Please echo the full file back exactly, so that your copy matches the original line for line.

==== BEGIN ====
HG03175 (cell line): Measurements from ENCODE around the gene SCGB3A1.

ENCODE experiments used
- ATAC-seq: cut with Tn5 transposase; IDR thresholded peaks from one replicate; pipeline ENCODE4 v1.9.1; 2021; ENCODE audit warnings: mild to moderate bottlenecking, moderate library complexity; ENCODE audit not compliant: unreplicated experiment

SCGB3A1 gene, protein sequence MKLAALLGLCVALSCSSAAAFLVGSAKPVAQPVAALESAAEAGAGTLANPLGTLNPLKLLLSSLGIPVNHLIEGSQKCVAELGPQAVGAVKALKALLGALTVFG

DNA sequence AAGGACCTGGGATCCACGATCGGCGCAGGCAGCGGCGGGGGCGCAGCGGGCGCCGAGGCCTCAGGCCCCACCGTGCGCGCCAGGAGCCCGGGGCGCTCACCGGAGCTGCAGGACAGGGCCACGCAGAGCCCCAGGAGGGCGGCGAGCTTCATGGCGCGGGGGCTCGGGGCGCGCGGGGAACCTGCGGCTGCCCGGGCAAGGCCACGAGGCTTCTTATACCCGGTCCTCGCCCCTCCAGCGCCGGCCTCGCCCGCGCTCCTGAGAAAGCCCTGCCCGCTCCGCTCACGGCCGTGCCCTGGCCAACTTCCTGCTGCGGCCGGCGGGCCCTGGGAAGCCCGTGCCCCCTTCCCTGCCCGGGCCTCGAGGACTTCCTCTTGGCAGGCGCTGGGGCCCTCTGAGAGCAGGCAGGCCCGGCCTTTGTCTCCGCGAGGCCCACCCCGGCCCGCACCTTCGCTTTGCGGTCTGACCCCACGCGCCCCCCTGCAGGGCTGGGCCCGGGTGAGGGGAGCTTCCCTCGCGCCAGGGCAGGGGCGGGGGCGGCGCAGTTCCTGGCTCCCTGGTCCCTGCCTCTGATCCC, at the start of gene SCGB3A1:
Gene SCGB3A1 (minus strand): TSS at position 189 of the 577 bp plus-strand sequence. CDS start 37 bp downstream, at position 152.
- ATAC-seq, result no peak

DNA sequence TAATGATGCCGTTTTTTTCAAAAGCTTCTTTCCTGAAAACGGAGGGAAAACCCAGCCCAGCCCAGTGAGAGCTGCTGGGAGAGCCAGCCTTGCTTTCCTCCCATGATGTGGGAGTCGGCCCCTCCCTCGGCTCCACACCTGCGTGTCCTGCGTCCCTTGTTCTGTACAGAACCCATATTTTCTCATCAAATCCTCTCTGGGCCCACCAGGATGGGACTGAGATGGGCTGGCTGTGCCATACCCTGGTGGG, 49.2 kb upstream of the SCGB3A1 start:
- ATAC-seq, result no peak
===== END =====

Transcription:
HG03175 (cell line): Measurements from ENCODE around the gene SCGB3A1.

ENCODE experiments used
- ATAC-seq: cut with Tn5 transposase; IDR thresholded peaks from one replicate; pipeline ENCODE4 v1.9.1; 2021; ENCODE audit warnings: mild to moderate bottlenecking, moderate library complexity; ENCODE audit not compliant: unreplicated experiment

SCGB3A1 gene, protein sequence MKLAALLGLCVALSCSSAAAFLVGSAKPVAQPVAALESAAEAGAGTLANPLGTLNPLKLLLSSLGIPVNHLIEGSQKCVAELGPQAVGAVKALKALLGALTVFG

DNA sequence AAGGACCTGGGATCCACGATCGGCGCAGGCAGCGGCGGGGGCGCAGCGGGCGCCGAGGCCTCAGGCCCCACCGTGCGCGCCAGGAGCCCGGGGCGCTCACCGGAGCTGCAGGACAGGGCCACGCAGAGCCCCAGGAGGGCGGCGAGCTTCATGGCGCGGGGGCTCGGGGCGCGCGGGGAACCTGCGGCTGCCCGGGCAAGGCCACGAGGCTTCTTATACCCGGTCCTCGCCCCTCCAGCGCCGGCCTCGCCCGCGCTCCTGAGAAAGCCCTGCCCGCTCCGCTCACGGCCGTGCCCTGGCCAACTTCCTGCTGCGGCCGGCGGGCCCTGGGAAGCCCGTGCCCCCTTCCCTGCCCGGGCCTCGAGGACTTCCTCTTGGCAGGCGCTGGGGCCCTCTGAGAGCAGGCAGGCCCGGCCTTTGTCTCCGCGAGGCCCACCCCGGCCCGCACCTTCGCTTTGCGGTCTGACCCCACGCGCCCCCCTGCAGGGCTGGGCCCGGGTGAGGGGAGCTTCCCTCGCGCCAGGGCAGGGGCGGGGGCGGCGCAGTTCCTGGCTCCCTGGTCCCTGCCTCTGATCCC, at the start of gene SCGB3A1:
Gene SCGB3A1 (minus strand): TSS at position 189 of the 577 bp plus-strand sequence. CDS start 37 bp downstream, at position 152.
- ATAC-seq, result no peak

DNA sequence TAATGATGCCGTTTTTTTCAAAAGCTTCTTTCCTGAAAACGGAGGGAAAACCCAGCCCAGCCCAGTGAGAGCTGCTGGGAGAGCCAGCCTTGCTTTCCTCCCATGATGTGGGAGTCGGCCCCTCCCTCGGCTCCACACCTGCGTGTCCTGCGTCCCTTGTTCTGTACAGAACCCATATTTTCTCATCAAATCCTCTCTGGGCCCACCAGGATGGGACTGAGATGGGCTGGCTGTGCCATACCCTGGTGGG, 49.2 kb upstream of the SCGB3A1 start:
- ATAC-seq, result no peak